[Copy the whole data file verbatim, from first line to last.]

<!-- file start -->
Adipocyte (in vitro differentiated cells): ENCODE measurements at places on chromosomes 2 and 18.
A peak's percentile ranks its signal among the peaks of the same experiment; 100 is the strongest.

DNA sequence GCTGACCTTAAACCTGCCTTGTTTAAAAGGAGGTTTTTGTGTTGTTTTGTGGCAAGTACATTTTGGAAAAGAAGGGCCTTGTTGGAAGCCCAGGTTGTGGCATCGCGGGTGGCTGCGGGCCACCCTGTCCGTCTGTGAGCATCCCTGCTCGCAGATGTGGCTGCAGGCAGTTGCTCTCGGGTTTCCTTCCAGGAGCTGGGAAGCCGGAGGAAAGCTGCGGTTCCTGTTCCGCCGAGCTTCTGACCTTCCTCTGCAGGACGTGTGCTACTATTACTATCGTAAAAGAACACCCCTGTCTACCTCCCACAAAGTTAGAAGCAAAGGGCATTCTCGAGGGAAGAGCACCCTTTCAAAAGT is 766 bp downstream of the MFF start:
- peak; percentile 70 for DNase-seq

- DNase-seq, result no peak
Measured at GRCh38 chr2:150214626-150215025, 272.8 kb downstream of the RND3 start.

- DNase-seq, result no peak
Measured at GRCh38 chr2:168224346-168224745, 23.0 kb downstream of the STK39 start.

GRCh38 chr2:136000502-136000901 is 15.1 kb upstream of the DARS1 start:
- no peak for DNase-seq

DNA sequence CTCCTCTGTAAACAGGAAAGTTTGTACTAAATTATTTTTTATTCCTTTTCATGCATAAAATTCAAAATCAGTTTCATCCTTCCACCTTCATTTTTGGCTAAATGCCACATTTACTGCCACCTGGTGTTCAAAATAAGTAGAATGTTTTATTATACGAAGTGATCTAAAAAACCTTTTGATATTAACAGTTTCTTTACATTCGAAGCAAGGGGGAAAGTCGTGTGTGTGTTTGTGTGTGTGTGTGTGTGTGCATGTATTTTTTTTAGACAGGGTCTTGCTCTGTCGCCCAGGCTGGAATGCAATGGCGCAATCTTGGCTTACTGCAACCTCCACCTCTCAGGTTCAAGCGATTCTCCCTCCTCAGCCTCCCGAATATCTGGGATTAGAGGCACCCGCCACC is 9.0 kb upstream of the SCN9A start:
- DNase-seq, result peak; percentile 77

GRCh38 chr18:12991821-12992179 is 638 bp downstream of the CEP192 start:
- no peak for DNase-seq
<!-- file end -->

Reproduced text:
Adipocyte (in vitro differentiated cells): ENCODE measurements at places on chromosomes 2 and 18.
A peak's percentile ranks its signal among the peaks of the same experiment; 100 is the strongest.

DNA sequence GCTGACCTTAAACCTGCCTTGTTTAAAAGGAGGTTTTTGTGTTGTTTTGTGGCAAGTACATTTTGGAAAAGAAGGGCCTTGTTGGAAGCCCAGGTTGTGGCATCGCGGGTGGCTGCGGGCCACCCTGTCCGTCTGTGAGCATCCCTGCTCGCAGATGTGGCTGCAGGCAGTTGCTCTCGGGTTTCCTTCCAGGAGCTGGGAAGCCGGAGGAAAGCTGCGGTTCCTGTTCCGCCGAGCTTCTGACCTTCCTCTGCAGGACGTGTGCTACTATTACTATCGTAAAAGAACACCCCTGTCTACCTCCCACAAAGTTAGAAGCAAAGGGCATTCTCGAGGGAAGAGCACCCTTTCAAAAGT is 766 bp downstream of the MFF start:
- peak; percentile 70 for DNase-seq

- DNase-seq, result no peak
Measured at GRCh38 chr2:150214626-150215025, 272.8 kb downstream of the RND3 start.

- DNase-seq, result no peak
Measured at GRCh38 chr2:168224346-168224745, 23.0 kb downstream of the STK39 start.

GRCh38 chr2:136000502-136000901 is 15.1 kb upstream of the DARS1 start:
- no peak for DNase-seq

DNA sequence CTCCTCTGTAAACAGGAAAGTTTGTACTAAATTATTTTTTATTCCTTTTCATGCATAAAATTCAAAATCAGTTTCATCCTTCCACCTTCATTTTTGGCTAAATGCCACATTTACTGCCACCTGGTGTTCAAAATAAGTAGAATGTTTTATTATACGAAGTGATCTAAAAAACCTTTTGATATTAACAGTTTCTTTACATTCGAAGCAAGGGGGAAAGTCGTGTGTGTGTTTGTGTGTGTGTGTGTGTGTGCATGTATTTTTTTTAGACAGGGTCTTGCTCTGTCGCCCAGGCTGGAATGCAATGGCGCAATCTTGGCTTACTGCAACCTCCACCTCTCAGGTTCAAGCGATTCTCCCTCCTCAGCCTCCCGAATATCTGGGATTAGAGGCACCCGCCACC is 9.0 kb upstream of the SCN9A start:
- DNase-seq, result peak; percentile 77

GRCh38 chr18:12991821-12992179 is 638 bp downstream of the CEP192 start:
- no peak for DNase-seq